By Frank Bowman
Yesterday I discussed Rudolph Giuliani’s remarkable, and remarkably damaging, admissions to the New York Times that his client, Donald Trump, told him that the project to build a Trump Tower Moscow was a live possibility up through the November 16, 2016 election. Giuliani quoted Trump as saying of the Moscow project, “It was all going from the day I announced to the day I won.” As I noted, a lawyer’s public statements about what his client said are admissible against the client because the lawyer is, in that setting, the clients’s speaking agent. Federal Rule of Evidence 801(d)(2)(C).
It would appear that someone reminded Giuliani of this basic fact of evidence law, or perhaps just explained how damaging his new timeline is to Mr. Trump. Because today Giuliani effectively said, “Never mind.” He put out a statement saying:
Hypothetical, my foot. When a lawyer quotes his client speaking in the first person, that’s not hypothetical. It’s a quote, pure and simple. Of course, the lawyer can claim, as Giuliani basically does here, that he made up the quote without consulting his client. But neither the opposing party, nor the courts, nor Congress is obliged to accept that claim. They are instead entitled to take the lawyer’s original words at their face value and subpoena him to explore under oath what he represented as the client’s statement and circumstances of its making.
Of course, neither Mr. Mueller nor Congress may think Mr. Giuliani’s testimony worth the caterwauling brawl that a subpoena to him would produce. But at a minimum, this is yet another example of Giuliani’s extraordinary unfitness as an attorney.
There are really only three possibilities here:
(1) Giuliani talked to Trump in advance of the Times interview and Trump made the statement attributed to him, but did not give Giuliani permission to disclose a client confidence. In that case, Giuliani’s disclosure is a flagrant violation of professional ethics, specifically ABA Model Rule of Professional Conduct 1.6.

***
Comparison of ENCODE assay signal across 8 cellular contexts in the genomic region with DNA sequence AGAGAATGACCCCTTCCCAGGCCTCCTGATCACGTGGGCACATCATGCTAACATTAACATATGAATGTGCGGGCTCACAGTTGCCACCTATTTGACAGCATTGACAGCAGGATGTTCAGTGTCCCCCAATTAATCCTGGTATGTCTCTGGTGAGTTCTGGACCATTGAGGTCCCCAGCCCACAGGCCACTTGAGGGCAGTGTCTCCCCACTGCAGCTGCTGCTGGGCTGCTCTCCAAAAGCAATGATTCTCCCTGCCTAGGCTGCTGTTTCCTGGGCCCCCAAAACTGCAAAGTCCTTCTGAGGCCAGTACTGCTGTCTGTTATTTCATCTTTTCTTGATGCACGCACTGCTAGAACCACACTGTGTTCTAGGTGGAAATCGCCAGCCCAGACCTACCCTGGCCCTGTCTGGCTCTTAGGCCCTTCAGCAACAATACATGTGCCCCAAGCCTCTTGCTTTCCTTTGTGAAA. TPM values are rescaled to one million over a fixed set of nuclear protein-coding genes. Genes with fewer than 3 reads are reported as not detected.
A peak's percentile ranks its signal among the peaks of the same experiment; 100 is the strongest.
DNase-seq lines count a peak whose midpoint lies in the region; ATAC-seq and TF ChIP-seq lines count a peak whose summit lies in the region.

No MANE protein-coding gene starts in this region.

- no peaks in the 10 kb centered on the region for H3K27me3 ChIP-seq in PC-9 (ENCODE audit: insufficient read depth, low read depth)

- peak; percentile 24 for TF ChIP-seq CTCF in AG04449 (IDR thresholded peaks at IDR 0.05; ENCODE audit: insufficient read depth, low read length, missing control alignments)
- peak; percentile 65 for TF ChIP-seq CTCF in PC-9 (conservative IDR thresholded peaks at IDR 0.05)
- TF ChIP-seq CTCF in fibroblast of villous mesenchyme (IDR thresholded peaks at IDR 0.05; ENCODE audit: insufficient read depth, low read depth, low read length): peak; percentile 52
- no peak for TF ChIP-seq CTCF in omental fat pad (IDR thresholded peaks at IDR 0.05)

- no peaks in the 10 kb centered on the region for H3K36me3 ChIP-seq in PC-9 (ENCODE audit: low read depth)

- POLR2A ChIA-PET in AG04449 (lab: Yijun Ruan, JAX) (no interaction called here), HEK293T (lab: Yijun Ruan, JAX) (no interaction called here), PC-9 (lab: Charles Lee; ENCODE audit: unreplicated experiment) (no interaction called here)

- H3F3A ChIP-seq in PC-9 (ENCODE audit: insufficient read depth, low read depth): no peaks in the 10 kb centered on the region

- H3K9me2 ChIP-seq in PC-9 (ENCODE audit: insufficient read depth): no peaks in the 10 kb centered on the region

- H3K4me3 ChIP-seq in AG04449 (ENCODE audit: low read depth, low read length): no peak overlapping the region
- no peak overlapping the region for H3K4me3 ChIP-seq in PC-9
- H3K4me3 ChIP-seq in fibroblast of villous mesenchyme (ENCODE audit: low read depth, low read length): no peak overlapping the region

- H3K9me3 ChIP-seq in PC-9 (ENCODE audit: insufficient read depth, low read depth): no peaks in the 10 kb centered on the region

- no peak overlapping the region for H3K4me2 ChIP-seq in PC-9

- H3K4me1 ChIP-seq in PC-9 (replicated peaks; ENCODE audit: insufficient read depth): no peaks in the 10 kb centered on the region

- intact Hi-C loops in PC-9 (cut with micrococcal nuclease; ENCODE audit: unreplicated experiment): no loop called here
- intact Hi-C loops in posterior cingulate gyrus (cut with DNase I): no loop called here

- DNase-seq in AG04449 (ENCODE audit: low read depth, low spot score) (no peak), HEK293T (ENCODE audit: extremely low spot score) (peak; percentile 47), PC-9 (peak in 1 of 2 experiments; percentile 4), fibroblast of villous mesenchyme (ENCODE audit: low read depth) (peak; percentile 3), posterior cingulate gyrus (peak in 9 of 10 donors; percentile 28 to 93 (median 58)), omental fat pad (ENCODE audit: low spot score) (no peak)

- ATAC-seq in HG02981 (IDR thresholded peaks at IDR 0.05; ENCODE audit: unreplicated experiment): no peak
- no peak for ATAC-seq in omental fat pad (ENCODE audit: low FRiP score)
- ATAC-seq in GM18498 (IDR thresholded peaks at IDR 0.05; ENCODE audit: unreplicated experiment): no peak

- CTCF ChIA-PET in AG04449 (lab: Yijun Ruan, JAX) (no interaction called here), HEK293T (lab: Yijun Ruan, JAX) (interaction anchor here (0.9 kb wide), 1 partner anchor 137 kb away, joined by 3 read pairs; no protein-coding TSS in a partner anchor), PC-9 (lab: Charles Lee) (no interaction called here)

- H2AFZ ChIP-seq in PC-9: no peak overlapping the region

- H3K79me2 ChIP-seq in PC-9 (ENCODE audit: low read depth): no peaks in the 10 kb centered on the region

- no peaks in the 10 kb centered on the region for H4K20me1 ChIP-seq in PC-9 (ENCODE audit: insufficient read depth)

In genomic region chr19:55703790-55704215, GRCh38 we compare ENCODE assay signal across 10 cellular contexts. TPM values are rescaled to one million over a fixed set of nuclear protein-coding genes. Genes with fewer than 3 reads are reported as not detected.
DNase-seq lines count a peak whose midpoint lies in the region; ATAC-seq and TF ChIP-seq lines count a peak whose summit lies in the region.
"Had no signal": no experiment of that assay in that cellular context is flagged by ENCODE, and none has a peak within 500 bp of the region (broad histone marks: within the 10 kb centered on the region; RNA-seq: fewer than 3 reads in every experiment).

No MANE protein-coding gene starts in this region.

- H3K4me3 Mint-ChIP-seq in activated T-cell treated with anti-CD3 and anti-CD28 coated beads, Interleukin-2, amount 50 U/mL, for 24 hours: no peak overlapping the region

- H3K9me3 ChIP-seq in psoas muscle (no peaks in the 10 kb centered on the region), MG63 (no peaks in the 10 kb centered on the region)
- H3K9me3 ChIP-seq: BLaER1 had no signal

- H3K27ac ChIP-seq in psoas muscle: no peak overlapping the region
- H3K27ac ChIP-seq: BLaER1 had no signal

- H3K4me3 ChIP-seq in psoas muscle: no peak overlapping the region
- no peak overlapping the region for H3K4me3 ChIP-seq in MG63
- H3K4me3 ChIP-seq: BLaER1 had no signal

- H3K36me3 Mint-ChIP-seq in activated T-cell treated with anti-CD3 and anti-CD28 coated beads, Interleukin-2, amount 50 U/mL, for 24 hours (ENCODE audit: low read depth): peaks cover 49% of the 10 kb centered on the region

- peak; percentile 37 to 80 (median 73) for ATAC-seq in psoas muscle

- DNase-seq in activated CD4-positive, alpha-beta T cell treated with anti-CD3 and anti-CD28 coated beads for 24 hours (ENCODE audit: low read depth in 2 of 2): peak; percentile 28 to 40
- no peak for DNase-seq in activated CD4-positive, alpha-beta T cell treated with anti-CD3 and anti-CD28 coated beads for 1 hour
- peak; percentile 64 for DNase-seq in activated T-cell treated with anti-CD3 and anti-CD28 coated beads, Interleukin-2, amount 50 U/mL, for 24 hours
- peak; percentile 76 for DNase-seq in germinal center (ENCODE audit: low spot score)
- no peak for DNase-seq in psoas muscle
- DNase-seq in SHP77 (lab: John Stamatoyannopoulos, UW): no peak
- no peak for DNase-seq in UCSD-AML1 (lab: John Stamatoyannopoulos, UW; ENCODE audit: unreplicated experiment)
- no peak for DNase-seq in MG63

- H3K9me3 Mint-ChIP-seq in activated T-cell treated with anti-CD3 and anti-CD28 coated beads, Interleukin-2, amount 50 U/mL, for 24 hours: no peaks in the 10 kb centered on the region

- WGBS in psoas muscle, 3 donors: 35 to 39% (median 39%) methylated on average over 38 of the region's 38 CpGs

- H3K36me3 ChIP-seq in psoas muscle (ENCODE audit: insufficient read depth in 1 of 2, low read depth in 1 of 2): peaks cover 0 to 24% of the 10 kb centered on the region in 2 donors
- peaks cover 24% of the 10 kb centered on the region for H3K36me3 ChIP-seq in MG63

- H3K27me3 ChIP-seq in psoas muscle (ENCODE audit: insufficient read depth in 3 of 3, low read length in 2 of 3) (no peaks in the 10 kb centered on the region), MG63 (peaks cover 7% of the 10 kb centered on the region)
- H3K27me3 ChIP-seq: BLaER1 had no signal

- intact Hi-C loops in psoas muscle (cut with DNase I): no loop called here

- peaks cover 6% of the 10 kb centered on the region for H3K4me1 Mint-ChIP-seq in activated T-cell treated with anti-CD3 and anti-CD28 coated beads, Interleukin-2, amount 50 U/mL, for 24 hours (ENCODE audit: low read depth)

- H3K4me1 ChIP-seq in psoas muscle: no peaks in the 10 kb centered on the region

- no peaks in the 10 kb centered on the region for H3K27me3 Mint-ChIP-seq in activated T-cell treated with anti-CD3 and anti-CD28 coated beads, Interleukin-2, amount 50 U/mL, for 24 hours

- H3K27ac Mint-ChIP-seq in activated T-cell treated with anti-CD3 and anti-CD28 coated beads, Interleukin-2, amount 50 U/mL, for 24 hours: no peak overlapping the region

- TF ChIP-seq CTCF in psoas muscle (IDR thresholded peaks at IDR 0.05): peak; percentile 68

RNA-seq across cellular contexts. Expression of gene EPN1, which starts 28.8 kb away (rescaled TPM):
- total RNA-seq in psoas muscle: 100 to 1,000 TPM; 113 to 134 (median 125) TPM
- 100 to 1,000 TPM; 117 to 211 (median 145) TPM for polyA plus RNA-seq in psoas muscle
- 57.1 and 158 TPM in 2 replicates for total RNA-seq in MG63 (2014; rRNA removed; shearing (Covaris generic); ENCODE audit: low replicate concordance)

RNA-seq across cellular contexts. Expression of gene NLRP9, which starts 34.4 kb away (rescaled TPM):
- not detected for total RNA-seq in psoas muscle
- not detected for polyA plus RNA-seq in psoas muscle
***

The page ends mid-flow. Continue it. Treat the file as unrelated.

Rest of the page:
(2) Giuliani didn’t talk to Trump in advance of the Times interview or did, but Trump did not make the statement attributed to him. In that case Giuliani not only betrayed his client’s interests, but, by lying to the press, violated ABA Model Rules of Professional Conduct 4.1 and 8.4(c) prohibiting making false statements to third persons in connection with representation of a client and conduct involving dishonesty generally.
(3) Giuliani talked to Trump in advance of the Times interview, Trump made the statement attributed to him, and the two of them decided that revealing that statement would help get out ahead of facts that would come out later anyway. Afterwards, when the statement was reported as a potentially incriminating gaffe, Trump ordered Giuliani to cover by issuing a false denial to the press. That false denial would be a violation of ABA Model Rules of Professional Conduct 4.1 and 8.4(c).
When I was a young lawyer in the Department of Justice back in the early 1980s, Rudi Giuliani, then up in the S.D.N.Y., was known as a really sharp prosecutor — sharp-elbowed, to be sure, and transparently ambitious — but sharp. This creature fawning on Trump and spinning feeble falsehoods in his service is a pathetic remnant of that younger self. As a lawyer, I wouldn’t wish him on any client other than the one he’s now got.